All this books and stuff, that isn't what it should all be about. What we need is real wizardry. There was an eighth son of an eighth son. He was, quite naturally, a wizard. And there it should have ended. However (for reasons we'd better not go into), he had seven sons. And then he had an eighth son... a wizard squared...a source of magic...a Sourcerer. Unseen University has finally got what it wished for: the most powerful wizard on the disc. Which, unfortunately, could mean that the death of all wizardry is at hand. And that the world is going to end, depending on whom you listen to. Unless of course one inept wizard can take the University's most precious artefact, the very embodiment of magic itself, and deliver it halfway across the disc to safety...
The doctorial thesis argues that the term Subcreation with its revised and broadened definition, in part differing from J.R.R. Tolkien's original term sub-creation, may be used for the discussion of the making of fictional worlds in literary discourse. The successful conception of a fictional world depends on the reader's willing suspension of disbelief. This depends both on the author and his skilled composition of the world and all its aspects, as well as on the reader's acceptance of this invented fictional world. The author needs to create a narrative with an inner consistency, which is crucial to achieving the effect of the reader's immersion in the fictional world. The fundamental aspects that an author needs to realize to achieve successful Subcreation have been structured into and analysed in four categories: Language and Linguistic Variation, Physiopoeia, Anthropoeia and Mythopoeia. Furthermore, this thesis shows that, as contemporary examples of fantastic literature, both Tad Williams's and Terry Pratchett's fictional worlds are successfully created through the realization of these aspects of Subcreation. Apart from commenting on the success of the subcreative process, this thesis also remarks upon the cultural influences both authors include in their writings. While both may be considered Anglophone in a general categorization, Pratchett's Discworld retains a feeling of 'Britishness' that is not to be found in Williams's Otherland. The thesis proposes several approaches to Subcreation that may be studied subsequently. So, for example, it may be possible to determine the success of an author's Subcreation by collecting empirical data. Apart from literary works this field of studies may also include other media.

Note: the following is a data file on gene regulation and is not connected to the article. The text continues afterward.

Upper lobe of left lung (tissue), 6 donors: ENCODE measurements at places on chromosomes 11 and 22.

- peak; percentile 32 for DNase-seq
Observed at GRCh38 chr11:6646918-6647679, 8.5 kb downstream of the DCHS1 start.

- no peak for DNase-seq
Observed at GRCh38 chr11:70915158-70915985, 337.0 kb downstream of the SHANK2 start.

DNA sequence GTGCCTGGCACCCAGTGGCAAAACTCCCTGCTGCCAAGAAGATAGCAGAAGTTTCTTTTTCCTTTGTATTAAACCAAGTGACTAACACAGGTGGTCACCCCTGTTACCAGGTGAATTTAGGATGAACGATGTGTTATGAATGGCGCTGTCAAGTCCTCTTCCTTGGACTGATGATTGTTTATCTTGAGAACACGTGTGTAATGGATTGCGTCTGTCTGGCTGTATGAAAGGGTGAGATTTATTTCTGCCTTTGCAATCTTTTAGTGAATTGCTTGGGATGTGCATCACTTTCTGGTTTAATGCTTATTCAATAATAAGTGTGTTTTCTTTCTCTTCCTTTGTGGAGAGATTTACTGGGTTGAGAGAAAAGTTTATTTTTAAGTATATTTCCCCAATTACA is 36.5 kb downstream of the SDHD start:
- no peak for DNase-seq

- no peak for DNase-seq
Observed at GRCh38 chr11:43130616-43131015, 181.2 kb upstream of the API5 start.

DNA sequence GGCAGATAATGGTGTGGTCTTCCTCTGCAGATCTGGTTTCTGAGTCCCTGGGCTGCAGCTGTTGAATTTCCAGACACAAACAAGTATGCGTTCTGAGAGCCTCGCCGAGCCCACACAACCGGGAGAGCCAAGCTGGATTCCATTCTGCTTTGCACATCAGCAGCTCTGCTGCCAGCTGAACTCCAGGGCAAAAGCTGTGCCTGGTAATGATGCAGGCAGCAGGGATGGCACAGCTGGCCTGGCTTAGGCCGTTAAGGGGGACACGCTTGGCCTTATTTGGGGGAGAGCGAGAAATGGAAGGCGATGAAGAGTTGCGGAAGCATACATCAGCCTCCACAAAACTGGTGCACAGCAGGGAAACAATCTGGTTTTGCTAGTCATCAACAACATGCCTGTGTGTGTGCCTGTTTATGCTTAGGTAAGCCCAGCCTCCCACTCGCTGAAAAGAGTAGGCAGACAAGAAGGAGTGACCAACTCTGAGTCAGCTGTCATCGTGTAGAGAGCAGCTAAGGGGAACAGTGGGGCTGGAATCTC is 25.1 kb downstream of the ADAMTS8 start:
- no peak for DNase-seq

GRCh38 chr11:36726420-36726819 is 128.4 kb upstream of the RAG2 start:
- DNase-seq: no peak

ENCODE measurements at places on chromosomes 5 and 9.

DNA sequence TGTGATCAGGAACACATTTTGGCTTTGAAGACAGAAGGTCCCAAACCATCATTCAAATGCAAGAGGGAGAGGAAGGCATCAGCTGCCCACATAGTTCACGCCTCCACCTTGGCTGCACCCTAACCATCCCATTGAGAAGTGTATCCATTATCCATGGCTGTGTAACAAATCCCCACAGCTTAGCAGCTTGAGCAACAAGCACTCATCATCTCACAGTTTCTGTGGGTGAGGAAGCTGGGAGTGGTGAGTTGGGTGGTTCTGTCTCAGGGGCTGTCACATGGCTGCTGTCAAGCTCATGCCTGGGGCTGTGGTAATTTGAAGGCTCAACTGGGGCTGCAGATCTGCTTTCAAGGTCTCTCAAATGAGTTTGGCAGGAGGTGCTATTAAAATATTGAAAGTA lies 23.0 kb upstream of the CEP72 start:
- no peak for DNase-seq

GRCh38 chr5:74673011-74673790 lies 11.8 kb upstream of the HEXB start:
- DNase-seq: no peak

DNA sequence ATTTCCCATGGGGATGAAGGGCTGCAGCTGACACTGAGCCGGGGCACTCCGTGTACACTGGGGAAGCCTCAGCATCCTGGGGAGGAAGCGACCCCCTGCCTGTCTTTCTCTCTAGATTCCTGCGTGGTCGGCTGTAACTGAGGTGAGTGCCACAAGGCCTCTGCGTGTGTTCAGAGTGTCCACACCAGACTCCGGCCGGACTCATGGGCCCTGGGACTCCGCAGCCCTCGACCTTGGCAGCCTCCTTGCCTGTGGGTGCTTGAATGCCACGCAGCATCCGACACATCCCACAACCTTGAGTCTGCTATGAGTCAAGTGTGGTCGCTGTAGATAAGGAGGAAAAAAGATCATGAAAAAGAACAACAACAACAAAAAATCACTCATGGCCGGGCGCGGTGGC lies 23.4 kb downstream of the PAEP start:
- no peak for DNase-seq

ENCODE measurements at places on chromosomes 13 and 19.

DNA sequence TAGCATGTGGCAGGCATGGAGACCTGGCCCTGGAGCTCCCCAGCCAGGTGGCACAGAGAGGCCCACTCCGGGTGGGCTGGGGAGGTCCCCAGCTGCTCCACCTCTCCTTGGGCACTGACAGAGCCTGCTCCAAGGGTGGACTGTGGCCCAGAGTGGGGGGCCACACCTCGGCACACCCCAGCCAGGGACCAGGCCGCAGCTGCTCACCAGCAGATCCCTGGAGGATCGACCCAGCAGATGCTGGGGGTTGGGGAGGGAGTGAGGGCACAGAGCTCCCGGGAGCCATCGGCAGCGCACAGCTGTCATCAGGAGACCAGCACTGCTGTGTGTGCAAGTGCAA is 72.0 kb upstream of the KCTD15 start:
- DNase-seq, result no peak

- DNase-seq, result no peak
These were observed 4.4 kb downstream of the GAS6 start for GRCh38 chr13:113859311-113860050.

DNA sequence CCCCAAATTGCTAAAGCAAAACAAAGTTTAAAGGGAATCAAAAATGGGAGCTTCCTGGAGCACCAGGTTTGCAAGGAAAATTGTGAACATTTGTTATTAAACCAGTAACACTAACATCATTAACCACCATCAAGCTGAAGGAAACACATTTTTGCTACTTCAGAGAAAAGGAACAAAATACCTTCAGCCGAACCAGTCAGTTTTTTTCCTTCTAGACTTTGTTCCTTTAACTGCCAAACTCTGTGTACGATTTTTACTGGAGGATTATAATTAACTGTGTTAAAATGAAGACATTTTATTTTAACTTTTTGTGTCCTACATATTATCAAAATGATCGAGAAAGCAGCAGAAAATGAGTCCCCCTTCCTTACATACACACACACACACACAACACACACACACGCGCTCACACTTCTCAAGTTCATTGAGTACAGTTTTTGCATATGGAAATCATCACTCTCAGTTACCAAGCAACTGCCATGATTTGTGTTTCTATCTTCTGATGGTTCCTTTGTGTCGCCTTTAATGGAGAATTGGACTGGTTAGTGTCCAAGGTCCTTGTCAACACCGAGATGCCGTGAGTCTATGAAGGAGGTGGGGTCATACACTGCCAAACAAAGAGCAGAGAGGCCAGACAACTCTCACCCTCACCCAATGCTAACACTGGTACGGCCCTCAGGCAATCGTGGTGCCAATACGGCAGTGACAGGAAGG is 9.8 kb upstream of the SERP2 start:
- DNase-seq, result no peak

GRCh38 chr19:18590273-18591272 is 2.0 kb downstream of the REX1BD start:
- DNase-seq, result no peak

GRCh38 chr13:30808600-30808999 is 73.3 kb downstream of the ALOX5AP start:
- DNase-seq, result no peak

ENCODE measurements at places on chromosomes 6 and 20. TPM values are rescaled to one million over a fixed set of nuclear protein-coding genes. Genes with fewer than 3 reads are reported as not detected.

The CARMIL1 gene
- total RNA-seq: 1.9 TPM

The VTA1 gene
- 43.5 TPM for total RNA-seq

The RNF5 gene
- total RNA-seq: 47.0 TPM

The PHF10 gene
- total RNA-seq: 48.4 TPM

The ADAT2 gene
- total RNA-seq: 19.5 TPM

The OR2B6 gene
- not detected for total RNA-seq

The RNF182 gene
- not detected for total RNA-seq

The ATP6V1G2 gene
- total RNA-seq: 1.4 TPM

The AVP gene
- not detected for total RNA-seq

Terry Pratchett's Discworld series is a publishing phenomenon around the globe. Three dozen novels over the past 20-odd years have delighted millions of readers. Here, avid fan and fantasy author Watt-Evans offers 62 chapters describing the Discworld for fan and neophyte alike, with a chapter-by-chapter chronological account of how each novel has altered and added to the whole, a taxonomy of the various sub-series and extensive comments on 'How It All Works' and 'What It All Means'.
In the 'fantasy' universe of the phenomenally bestselling Discworld series, everything runs on magic and common sense. The world is flat and million-to-one chances happen nine times out of ten. Our world seems different - it runs on rules, often rather strange ones. Science is our way of finding out what those rules are. The appeal of Discworld is that it mostly makes sense, in a way that particle physics does not. The Science of Discworld uses the magic of Discworld to illuminate the scientific rules that govern our world. When a wizardly experiment goes adrift, the wizards of Unseen University find themselves with a pocket universe on their hands: Roundworld, where neither magic nor common sense seems to stand a chance against logic. Roundworld is, of course, our own universe. With us inside it (eventually). Guided (if that's the word) by the wizards, we follow its story from the primal singularity of the Big Bang to the Internet and beyond. We discover how puny and insignificant individual lives are against a cosmic backdrop of creation and disaster. Yet, paradoxically, we see how the richness of a universe based on rules has led to a complex world and at least one species that tried to get a grip on what was going on. . .
"A beginner's guide to British and European folklore as reflected, celebrated and affectionately libelled in the phenomenally successful Discworld series. Co-written by Terry Pratchett and renowned British folklorist Jacqueline Simpson."--Provided by publisher.
A new contribution to a humorous saga follows the adventures of Death's granddaughter, who enjoys her inherited family job until she falls in love, and Imp the Bard, who finds ill luck in the attainment of a dream come true.
Who taught witchcraft to Granny Weatherwax? What does Death keep on his desk? This is an A-Z guide to the characters, places, flora and fauna of Terry Pratchett's fantasy planet, Discworld, with sketches and maps of the key locations.
A story set in Ankh-Morpork, the greatest city of Discworld, where someone is turning the citizens into something resembling small charcoal biscuits. The captain of the City Watch must find a seventy-foot long dragon to help with his enquiries.